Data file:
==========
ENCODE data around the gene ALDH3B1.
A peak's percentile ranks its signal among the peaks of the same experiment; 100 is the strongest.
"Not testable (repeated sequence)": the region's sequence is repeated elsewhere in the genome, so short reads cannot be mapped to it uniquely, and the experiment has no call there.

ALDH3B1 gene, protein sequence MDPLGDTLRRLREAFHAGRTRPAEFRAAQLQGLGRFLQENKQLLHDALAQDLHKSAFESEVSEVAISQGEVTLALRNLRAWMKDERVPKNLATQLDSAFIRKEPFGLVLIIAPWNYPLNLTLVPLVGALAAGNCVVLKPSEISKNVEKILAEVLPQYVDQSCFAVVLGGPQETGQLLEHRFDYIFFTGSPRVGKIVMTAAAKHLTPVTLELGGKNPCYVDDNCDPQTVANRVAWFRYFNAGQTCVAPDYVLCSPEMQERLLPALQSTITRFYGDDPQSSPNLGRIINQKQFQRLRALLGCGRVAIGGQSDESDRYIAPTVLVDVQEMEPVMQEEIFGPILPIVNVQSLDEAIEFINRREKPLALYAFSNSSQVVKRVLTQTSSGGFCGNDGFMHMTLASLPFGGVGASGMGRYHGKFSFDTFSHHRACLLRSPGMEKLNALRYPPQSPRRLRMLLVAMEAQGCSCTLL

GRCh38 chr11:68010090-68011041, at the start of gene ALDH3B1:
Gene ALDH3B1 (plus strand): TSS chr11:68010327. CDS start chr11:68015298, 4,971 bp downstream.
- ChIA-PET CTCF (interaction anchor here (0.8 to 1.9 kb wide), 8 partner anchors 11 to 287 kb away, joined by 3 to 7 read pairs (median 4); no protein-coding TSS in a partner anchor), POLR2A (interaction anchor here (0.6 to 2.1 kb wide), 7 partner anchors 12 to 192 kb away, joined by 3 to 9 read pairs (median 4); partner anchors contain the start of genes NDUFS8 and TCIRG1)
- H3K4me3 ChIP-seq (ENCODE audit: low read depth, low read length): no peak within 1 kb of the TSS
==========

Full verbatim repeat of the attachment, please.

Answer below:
ENCODE data around the gene ALDH3B1.
A peak's percentile ranks its signal among the peaks of the same experiment; 100 is the strongest.
"Not testable (repeated sequence)": the region's sequence is repeated elsewhere in the genome, so short reads cannot be mapped to it uniquely, and the experiment has no call there.

ALDH3B1 gene, protein sequence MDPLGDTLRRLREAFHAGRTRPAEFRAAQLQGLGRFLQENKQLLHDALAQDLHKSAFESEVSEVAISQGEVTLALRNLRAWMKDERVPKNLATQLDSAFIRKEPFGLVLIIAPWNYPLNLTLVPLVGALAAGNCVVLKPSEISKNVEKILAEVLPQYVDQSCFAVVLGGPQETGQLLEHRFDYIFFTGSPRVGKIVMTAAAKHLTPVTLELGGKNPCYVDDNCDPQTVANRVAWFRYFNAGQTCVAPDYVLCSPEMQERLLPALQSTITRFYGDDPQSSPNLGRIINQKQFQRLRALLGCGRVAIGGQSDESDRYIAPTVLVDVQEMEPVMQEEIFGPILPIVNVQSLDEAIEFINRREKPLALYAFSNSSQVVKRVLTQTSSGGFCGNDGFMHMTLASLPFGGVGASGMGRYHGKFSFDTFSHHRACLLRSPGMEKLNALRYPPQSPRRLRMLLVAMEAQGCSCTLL

GRCh38 chr11:68010090-68011041, at the start of gene ALDH3B1:
Gene ALDH3B1 (plus strand): TSS chr11:68010327. CDS start chr11:68015298, 4,971 bp downstream.
- ChIA-PET CTCF (interaction anchor here (0.8 to 1.9 kb wide), 8 partner anchors 11 to 287 kb away, joined by 3 to 7 read pairs (median 4); no protein-coding TSS in a partner anchor), POLR2A (interaction anchor here (0.6 to 2.1 kb wide), 7 partner anchors 12 to 192 kb away, joined by 3 to 9 read pairs (median 4); partner anchors contain the start of genes NDUFS8 and TCIRG1)
- H3K4me3 ChIP-seq (ENCODE audit: low read depth, low read length): no peak within 1 kb of the TSS